Sunday, January 03, 2010

Unshipped Software Does Not Exist

In much of computer science, at least the "systems" variety, an enormous amount of effort is spent designing, developing, and experimenting with software systems. Meaning, we write programs to make concrete our new ideas, show off our inventions, and validate our claims.
In the world of hard science, this engineering, albeit of the software kind, is more akin to experimental science than theoretical. We are like the physicists who build super-colliders, smash together atoms, and measure the results to validate or invalidate hypotheses posed by ourselves or others.
Despite what the theoretician might tell you, developing a complex software system is non-trivial and is more than "just a matter of engineering." It is often an incredibly complicated endeavor that continuously opens up (and sometimes closes) new research doors, most of which we never publish. In my experience, merely shipping a complex software system takes about the same amount of time as writing a conference paper.
And thus we have our dilemma: we have an experimental science, that of systems-based computer science, whose sole output, for the vast majority of researchers is exclusively the twelve page conference paper, in which only the Smallest Publishable Unit (SPU) of the work is described.
Nowhere is the full software system described so that others can replicate the "experiment." Though we are a discipline that thrives on abstraction, you essentially never see a full, or even partial, specification of a research software system.
And obtaining a copy of the concrete system designed and built by researchers over many man-months? Forget it. It is always "not quite done" or "needs to be cleaned up." Or perhaps it is "pending an IP review" by a technology transfer office. Heck, some researchers simply do not answer their emails or return phone calls when I ask them for a copy of their system!
More often, the reason scientists do not ship is more pragmatic and more cynical. Shipping software is simply not directly rewarded in nearly all Universities. Tenure reviews and promotion panels sometimes even state that developing and shipping software is a waste of time, time better spent on writing peer-reviewed papers.
In my view, this situation is untenable and this behavior is unforgivable. This is not legitimate science or engineering.
If you do not ship a research software system, it does not exist.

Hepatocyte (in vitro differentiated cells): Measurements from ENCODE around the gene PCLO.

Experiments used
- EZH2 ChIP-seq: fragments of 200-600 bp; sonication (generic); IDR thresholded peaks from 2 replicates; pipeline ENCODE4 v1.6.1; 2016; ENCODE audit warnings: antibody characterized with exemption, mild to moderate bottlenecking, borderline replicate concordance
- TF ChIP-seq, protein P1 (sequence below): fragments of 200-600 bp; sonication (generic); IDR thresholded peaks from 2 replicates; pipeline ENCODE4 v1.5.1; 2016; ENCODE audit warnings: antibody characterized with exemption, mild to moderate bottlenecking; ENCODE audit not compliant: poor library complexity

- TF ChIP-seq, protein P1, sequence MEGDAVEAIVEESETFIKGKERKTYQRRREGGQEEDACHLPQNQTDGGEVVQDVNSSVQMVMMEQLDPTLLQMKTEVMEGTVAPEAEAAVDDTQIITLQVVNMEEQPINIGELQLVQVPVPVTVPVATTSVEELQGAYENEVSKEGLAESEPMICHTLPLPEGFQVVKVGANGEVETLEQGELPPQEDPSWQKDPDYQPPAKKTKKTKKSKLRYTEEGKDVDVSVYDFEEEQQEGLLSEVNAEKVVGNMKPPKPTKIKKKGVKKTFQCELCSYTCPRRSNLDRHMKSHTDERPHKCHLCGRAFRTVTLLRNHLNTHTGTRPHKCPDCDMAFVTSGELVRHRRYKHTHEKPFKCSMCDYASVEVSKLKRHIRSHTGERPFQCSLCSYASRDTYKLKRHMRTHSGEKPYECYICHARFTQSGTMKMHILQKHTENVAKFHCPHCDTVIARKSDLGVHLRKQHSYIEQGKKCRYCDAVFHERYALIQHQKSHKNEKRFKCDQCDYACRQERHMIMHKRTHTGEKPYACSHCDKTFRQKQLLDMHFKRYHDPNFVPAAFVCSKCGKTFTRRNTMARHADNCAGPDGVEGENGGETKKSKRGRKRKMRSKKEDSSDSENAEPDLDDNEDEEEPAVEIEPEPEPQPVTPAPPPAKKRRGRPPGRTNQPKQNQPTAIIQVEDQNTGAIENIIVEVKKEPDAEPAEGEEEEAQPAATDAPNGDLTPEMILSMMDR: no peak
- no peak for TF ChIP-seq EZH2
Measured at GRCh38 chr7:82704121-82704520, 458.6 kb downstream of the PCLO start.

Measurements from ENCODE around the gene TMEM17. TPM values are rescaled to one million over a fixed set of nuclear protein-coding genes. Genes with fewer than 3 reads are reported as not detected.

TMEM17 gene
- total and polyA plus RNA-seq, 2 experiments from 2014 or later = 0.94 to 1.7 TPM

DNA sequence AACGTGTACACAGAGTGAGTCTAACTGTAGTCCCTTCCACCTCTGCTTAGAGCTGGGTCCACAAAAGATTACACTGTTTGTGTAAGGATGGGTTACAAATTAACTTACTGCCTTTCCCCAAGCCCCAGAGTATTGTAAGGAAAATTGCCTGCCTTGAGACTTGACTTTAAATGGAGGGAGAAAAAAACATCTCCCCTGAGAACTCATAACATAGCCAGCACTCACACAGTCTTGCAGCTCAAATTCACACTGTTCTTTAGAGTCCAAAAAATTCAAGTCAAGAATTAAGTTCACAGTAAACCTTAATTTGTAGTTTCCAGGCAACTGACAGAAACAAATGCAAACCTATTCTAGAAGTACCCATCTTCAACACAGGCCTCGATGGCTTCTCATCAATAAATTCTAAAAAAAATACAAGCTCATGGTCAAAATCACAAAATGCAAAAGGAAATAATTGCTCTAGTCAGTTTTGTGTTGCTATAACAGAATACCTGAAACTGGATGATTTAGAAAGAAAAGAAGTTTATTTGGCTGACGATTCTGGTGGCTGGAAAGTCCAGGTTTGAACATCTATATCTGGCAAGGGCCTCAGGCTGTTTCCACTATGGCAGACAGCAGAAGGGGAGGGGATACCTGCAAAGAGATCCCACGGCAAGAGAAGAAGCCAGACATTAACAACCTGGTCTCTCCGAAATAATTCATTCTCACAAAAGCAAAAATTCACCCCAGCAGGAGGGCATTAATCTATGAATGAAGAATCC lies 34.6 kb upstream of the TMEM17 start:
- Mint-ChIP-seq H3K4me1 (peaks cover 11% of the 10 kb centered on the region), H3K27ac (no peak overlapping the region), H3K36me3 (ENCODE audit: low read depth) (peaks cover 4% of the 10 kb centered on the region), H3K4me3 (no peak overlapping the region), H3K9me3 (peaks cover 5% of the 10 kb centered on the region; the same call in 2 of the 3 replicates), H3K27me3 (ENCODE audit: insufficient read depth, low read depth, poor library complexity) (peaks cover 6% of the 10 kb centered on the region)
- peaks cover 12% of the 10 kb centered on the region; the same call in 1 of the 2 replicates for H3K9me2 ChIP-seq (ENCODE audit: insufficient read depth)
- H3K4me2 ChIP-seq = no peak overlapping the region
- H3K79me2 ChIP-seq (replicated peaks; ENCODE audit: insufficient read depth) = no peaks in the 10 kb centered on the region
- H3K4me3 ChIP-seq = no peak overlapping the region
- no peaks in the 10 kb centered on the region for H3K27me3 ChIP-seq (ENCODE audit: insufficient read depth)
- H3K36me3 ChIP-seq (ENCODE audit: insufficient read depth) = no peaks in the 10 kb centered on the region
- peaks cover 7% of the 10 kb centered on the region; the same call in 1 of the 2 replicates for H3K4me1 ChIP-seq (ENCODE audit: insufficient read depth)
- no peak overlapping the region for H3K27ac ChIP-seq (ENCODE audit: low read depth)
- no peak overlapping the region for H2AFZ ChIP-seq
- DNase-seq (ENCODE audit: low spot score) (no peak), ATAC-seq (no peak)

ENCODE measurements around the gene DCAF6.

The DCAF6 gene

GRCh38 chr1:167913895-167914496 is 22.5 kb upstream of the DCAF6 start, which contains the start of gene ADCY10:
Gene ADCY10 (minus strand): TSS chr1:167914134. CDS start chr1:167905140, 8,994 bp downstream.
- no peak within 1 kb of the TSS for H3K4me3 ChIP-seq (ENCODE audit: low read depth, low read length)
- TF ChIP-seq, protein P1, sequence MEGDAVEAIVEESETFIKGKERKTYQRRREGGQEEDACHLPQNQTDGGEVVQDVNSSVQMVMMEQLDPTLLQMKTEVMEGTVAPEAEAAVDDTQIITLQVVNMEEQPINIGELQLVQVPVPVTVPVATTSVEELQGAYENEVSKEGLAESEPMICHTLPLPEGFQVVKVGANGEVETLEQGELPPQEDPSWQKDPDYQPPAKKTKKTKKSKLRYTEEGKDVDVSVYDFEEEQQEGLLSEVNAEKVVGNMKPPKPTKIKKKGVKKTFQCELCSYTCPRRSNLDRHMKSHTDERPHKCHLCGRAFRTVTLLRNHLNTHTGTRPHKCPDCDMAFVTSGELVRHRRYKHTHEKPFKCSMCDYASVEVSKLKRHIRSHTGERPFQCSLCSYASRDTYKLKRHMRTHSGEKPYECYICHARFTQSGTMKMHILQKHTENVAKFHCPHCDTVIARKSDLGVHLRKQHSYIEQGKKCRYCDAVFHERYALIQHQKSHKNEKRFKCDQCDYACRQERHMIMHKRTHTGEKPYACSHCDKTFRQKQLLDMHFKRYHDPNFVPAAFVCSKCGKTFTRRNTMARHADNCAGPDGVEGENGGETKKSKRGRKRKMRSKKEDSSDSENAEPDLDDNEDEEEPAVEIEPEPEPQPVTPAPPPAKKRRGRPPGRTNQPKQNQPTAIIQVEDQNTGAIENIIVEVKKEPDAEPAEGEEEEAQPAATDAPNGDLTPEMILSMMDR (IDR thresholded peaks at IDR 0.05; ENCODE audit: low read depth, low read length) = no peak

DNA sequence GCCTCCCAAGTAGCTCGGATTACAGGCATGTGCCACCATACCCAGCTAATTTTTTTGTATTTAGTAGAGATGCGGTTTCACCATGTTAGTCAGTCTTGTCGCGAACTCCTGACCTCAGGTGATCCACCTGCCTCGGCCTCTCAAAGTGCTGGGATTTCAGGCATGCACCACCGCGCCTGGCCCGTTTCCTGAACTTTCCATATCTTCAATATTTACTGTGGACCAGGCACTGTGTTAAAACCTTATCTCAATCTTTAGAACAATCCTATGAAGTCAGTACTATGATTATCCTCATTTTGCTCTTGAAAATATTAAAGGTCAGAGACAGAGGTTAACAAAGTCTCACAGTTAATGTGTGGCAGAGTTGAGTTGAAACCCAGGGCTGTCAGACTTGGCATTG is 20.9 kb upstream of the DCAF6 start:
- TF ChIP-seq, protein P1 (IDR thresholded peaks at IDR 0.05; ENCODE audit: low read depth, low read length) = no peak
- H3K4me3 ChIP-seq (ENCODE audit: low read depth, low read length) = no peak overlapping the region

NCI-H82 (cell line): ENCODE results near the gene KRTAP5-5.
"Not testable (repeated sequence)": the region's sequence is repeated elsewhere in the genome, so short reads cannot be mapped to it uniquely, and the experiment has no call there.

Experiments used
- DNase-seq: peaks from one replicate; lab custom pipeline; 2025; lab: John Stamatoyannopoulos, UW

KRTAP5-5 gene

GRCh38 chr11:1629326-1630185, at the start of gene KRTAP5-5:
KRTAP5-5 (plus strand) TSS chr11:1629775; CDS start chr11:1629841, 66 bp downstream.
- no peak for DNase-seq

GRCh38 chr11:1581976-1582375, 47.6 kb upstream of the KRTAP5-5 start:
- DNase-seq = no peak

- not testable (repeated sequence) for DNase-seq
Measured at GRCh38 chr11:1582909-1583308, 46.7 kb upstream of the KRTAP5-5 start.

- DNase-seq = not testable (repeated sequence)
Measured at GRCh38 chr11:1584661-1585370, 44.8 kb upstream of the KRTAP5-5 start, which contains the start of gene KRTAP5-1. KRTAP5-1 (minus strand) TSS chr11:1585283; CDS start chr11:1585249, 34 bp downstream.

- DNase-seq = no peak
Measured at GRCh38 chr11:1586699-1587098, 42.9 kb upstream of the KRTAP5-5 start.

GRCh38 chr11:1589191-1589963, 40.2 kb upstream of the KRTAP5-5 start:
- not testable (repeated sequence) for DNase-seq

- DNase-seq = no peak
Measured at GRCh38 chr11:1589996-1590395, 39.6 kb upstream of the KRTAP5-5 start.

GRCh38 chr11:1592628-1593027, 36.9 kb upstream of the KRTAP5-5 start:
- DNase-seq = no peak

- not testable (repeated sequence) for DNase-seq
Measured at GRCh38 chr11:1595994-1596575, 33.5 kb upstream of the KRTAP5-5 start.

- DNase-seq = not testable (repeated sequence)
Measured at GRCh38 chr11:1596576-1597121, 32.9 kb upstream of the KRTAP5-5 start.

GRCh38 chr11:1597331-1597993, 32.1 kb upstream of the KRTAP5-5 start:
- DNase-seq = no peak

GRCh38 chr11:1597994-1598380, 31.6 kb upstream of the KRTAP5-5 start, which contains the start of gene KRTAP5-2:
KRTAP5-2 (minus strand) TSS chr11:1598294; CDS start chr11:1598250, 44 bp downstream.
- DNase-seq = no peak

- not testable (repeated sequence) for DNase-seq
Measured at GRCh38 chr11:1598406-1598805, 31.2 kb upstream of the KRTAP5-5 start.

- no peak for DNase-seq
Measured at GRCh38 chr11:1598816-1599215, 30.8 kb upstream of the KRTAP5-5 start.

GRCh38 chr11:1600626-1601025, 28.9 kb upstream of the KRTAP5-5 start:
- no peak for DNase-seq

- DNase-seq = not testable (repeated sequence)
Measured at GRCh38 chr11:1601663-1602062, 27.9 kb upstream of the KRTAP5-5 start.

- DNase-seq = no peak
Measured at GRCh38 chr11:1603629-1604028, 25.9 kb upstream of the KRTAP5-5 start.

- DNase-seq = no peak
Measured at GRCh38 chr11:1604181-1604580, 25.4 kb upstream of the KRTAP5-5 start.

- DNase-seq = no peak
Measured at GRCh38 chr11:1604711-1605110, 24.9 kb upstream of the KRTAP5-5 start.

Like the physical sciences, where one cannot publish a paper unless an experiment is described in excruciating detail and data is often made publicly available, I believe that one should not be permitted to publish results based upon an unshipped and undescribed system.
When I review research papers that discuss results coupled to software systems, the first thing I search for in the PDF is "http." If I cannot find a mention of how and where to download the system in question, my warning bells go off. If a Google search turns up nada, I reject the paper, as simple as that. Hollow promises of shipping after publication or at some later date are ignored, as they are so often unfulfilled.
I also know from personal experience how rewarding developing and shipping a software system can be.
You are opening your heart and head to the world by showing everyone exactly what you are made of. Sure, you may have fewer papers than some competitors, but your limited time budget for writing means that you must more tightly prioritize writing goals and publication targets.
The notion of SPU goes out the window as you want to put as much into each research paper as you can fit, rather than as little as will be accepted for publication.
Finally, if you develop systems that are useful and usable, you gain an audience of industry and academic users that is typically at least as large as the number of people that would have read that conference paper or two you did not write, and typically orders of magnitude larger.
My advice to the young PhD Computer Science student? Ship your software; you won't regret it.



Blogger Dermot Cochran said...

I have noticed that the ESC/Java2 documentation appears on Google scholar and gets citations; so that's one software release that might be counted as a kind of publication.

22 January, 2010 10:37  

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